World Library  
Flag as Inappropriate
Email this Article

Frost flower (sea ice)

Article Id: WHEBN0026726570
Reproduction Date:

Title: Frost flower (sea ice)  
Author: World Heritage Encyclopedia
Language: English
Subject: Ice, Ice V, Ice Ic, Ice circle, Needle ice
Collection: Hydrology, Snow or Ice Weather Phenomena
Publisher: World Heritage Encyclopedia

Frost flower (sea ice)

Frost flowers growing on young sea ice in the Arctic

Frost flowers are ice crystals commonly found growing on young sea ice and thin lake ice in cold, calm conditions. The ice crystals are similar to hoar frost, and are commonly seen to grow in patches around 3–4 cm in diameter. Frost flowers growing on sea ice have extremely high salinities and concentrations of other sea water chemicals and, because of their high surface area, are efficient releasers of these chemicals into the atmosphere.[1][2][3]


  • Formation 1
  • Morphology 2
  • Aerosol release 3
  • See also 4
  • References 5


Frost flowers are formed on thin sea ice when the atmosphere is much colder than the underlying ice. Typically a temperature difference between the ice surface and the air of at least 15°C is required, though this can be reduced if the air is very humid. In these conditions a layer of supersaturated vapour is found directly above the sea ice, caused by the sublimation of ice into the dry, cold air. As the warmer, wet air meets the overlying cold air it becomes supersaturated and can condense as hoar-frost like crystals on the sea ice surface. In general, frost flowers only form in relatively windless conditions; in high winds the supersaturated layer is scrubbed from the surface and blowing snow obscures the ice surface.[4]

On lake ice, frost flowers are effectively identical to hoar frost crystals. On sea ice, brine is wicked up onto the hoar frost crystals, which leads to high salinities of up to 100psu (ppt) (approximately three times more salty than sea water).[5]

Frost flowers are most commonly found on young sea ice in polar regions as the large temperature differences between the ice and air are suitable for growth. When the ice grows too thick, the upper surface of the ice cools down and frost flowers no longer grow. This means that frost flowers typically only grow in the first few days of ice coverage.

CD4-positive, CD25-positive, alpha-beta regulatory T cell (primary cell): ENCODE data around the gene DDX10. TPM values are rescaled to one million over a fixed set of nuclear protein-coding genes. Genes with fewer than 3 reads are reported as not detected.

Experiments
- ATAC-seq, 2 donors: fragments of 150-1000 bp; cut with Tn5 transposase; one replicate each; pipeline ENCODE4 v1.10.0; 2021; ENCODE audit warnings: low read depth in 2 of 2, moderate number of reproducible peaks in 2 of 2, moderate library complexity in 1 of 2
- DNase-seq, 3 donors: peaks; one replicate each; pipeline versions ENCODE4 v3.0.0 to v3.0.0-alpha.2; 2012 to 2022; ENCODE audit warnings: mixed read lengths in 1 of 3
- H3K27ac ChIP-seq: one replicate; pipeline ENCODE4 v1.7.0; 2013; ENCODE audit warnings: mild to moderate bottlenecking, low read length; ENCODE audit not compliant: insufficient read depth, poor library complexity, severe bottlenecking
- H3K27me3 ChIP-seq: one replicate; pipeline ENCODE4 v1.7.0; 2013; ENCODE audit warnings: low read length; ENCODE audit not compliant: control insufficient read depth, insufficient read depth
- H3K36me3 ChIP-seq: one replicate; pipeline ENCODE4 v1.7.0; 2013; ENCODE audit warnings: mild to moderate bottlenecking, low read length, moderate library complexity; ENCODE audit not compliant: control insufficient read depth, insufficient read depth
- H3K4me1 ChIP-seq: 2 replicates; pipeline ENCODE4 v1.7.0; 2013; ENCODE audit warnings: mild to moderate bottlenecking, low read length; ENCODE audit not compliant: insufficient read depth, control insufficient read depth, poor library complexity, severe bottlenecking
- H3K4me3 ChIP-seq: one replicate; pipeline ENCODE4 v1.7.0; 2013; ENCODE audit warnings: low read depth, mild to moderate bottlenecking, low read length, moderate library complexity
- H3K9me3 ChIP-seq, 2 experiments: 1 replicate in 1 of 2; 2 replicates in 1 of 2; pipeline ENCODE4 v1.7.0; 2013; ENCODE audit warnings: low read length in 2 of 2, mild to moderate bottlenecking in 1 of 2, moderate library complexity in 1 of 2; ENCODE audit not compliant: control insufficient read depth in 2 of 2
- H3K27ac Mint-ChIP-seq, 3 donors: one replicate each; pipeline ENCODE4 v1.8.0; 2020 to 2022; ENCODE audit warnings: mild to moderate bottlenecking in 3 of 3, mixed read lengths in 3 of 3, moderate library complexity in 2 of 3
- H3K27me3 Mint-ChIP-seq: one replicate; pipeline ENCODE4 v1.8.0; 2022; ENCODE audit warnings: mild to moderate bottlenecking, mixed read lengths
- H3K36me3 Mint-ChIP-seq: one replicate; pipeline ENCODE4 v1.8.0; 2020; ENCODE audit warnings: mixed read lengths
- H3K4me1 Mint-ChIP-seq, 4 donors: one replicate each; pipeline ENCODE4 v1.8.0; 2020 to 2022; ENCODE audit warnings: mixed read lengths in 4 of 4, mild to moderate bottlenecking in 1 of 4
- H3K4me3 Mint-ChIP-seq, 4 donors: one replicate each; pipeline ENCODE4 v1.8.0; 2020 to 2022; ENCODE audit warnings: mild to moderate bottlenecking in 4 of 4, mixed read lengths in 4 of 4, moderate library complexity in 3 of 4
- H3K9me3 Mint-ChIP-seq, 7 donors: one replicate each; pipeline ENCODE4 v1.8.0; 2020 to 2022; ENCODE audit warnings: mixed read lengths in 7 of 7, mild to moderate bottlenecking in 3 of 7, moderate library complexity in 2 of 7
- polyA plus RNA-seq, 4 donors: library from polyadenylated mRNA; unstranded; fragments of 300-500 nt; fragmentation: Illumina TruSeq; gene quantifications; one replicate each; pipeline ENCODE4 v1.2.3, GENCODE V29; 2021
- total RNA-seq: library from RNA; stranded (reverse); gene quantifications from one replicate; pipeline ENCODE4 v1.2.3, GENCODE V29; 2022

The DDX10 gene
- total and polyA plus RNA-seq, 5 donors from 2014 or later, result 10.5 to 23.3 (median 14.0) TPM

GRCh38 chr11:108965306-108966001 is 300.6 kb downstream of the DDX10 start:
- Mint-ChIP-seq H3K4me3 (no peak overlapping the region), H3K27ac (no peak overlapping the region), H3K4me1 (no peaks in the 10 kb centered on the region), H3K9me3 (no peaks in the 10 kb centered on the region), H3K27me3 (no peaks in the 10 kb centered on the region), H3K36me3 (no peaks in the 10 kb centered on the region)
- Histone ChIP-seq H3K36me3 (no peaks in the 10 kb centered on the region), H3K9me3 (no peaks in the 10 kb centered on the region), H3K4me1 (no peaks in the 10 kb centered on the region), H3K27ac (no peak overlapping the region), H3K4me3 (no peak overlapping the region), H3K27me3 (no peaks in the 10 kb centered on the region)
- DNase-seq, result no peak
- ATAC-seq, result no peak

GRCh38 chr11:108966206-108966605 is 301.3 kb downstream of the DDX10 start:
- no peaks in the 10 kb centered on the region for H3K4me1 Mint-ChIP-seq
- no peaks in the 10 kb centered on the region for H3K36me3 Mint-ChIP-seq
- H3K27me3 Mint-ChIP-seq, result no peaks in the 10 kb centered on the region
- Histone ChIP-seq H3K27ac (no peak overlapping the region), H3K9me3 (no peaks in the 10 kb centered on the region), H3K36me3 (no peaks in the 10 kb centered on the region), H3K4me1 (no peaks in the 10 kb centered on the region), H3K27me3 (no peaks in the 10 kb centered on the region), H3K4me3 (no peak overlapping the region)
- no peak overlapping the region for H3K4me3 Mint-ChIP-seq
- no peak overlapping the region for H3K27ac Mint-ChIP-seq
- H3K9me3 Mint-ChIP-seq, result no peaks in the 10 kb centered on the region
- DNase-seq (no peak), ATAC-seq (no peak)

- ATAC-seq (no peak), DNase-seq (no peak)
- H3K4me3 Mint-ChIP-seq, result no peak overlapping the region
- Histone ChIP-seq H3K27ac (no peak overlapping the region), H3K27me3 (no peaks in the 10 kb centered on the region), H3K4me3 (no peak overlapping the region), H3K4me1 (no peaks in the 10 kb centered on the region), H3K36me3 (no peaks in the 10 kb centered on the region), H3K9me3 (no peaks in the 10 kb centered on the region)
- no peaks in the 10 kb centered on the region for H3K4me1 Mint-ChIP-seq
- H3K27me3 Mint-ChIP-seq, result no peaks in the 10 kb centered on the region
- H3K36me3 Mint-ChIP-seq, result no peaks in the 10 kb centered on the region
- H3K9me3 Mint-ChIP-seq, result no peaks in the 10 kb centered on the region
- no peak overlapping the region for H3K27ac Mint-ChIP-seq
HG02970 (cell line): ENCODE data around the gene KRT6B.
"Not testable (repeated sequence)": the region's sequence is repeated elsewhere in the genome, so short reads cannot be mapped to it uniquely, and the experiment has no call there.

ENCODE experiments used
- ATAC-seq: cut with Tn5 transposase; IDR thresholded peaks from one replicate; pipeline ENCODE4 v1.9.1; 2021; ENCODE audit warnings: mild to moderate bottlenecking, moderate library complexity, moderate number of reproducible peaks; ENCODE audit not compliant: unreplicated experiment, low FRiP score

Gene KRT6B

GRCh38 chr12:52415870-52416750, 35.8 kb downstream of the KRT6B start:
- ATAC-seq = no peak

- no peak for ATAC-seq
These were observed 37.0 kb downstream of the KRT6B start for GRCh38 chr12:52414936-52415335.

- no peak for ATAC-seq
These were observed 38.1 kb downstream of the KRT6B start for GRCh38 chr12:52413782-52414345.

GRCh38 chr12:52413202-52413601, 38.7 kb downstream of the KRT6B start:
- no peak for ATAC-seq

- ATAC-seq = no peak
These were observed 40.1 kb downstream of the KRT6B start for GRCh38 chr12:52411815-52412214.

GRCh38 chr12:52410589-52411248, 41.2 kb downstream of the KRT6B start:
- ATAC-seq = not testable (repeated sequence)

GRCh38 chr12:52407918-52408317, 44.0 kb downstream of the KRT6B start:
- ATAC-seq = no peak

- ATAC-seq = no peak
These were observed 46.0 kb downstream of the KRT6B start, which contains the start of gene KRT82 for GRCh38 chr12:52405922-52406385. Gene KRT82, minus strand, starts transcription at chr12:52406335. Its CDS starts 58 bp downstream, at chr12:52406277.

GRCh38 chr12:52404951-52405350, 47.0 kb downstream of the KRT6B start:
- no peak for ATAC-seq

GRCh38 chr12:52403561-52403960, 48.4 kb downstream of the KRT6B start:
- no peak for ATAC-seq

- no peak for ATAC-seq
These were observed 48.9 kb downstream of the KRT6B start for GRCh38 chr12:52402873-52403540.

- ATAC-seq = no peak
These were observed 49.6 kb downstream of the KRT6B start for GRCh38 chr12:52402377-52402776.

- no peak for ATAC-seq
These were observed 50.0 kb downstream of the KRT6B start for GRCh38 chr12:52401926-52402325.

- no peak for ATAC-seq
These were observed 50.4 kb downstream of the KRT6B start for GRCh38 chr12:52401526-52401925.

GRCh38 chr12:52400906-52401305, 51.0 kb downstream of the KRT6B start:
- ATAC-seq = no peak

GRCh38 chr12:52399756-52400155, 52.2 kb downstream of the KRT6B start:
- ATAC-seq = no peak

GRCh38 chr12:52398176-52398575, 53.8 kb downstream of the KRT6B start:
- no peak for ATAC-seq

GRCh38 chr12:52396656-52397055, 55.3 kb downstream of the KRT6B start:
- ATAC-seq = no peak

The ice crystals in frost flowers are usually dendritic but similarly to hoar frost can grow in rod-like morphologies. When warm brine is wicked up onto the ice crystals, it can also give the frost flower a 'clumped' appearance as the facets of the ice crystals are partly melted.[6]

Aerosol release

Frost flowers have attracted interest as a possible source of polar atmospheric aerosol. High chemical concentrations and the extended surface area may facilitate efficient release into the atmosphere. In particular studies have shown that abundance of frost flowers can be linked to high concentrations of tropospheric bromine monoxide causing tropospheric ozone depletion events, and higher quantities of airborne sea-salt particles.[7]

See also


  1. ^ "Mystery of frost flower growth explained - environment". New Scientist. 20 May 2009. Retrieved 2010-03-28. 
  2. ^ "University of Leeds - Christmassy frost flowers - or symbols of climate change?". 2009-12-17. Retrieved 2010-03-28. 
  3. ^ Roscoe, H. K.; Brooks, B.; Jackson, A. V.; Smith, M. H.; Walker, S. J.; Obbard, R. W.; Wolff, E. W. (2011). "Frost flowers in the laboratory: Growth, characteristics, aerosol, and the underlying sea ice".  
  4. ^ Style, R. W.; Worster, M. G. (2009). "Frost flower formation on sea ice and lake ice".   .
  5. ^ Martin, S.; Drucker, R.; Fort, M. (1995). "A laboratory study of frost flower growth on the surface of young sea ice".  
  6. ^ Perovich, D. K.; Richter-Menge, J. A. (1994). "Surface characteristics of lead ice".  
  7. ^ Kaleschke, L.; Richter, A.; Burrows, J.; Afe, O.; Heygster, G.; Notholt, J.; Rankin, A. M.; Roscoe, H. K.; Hollwedel, J.; Wagner, T.; Jacobi, H.-W. (2004). "Frost flowers on sea ice as a source of sea salt and their influence on tropospheric halogen chemistry".  
This article was sourced from Creative Commons Attribution-ShareAlike License; additional terms may apply. World Heritage Encyclopedia content is assembled from numerous content providers, Open Access Publishing, and in compliance with The Fair Access to Science and Technology Research Act (FASTR), Wikimedia Foundation, Inc., Public Library of Science, The Encyclopedia of Life, Open Book Publishers (OBP), PubMed, U.S. National Library of Medicine, National Center for Biotechnology Information, U.S. National Library of Medicine, National Institutes of Health (NIH), U.S. Department of Health & Human Services, and, which sources content from all federal, state, local, tribal, and territorial government publication portals (.gov, .mil, .edu). Funding for and content contributors is made possible from the U.S. Congress, E-Government Act of 2002.
Crowd sourced content that is contributed to World Heritage Encyclopedia is peer reviewed and edited by our editorial staff to ensure quality scholarly research articles.
By using this site, you agree to the Terms of Use and Privacy Policy. World Heritage Encyclopedia™ is a registered trademark of the World Public Library Association, a non-profit organization.

Copyright © World Library Foundation. All rights reserved. eBooks from Project Gutenberg are sponsored by the World Library Foundation,
a 501c(4) Member's Support Non-Profit Organization, and is NOT affiliated with any governmental agency or department.